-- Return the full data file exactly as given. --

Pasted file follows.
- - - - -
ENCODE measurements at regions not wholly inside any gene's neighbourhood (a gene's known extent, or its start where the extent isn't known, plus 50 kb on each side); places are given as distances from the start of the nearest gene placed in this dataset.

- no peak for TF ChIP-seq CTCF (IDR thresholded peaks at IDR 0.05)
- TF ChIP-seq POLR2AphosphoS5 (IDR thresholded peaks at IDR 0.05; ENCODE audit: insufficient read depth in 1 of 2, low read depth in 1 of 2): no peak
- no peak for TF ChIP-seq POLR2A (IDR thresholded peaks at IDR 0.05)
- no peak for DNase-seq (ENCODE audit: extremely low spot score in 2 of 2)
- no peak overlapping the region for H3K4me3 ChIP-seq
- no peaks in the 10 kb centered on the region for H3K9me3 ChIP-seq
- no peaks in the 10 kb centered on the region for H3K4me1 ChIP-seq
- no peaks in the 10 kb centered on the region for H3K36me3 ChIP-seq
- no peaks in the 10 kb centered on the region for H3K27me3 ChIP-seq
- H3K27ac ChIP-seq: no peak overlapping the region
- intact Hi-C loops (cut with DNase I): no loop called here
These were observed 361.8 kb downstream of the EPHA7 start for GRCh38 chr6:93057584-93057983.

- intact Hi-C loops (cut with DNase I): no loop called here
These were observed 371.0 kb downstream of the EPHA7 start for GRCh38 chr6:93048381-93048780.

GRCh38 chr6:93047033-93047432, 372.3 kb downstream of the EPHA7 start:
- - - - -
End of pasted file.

ENCODE measurements at regions not wholly inside any gene's neighbourhood (a gene's known extent, or its start where the extent isn't known, plus 50 kb on each side); places are given as distances from the start of the nearest gene placed in this dataset.

- no peak for TF ChIP-seq CTCF (IDR thresholded peaks at IDR 0.05)
- TF ChIP-seq POLR2AphosphoS5 (IDR thresholded peaks at IDR 0.05; ENCODE audit: insufficient read depth in 1 of 2, low read depth in 1 of 2): no peak
- no peak for TF ChIP-seq POLR2A (IDR thresholded peaks at IDR 0.05)
- no peak for DNase-seq (ENCODE audit: extremely low spot score in 2 of 2)
- no peak overlapping the region for H3K4me3 ChIP-seq
- no peaks in the 10 kb centered on the region for H3K9me3 ChIP-seq
- no peaks in the 10 kb centered on the region for H3K4me1 ChIP-seq
- no peaks in the 10 kb centered on the region for H3K36me3 ChIP-seq
- no peaks in the 10 kb centered on the region for H3K27me3 ChIP-seq
- H3K27ac ChIP-seq: no peak overlapping the region
- intact Hi-C loops (cut with DNase I): no loop called here
These were observed 361.8 kb downstream of the EPHA7 start for GRCh38 chr6:93057584-93057983.

- intact Hi-C loops (cut with DNase I): no loop called here
These were observed 371.0 kb downstream of the EPHA7 start for GRCh38 chr6:93048381-93048780.

GRCh38 chr6:93047033-93047432, 372.3 kb downstream of the EPHA7 start: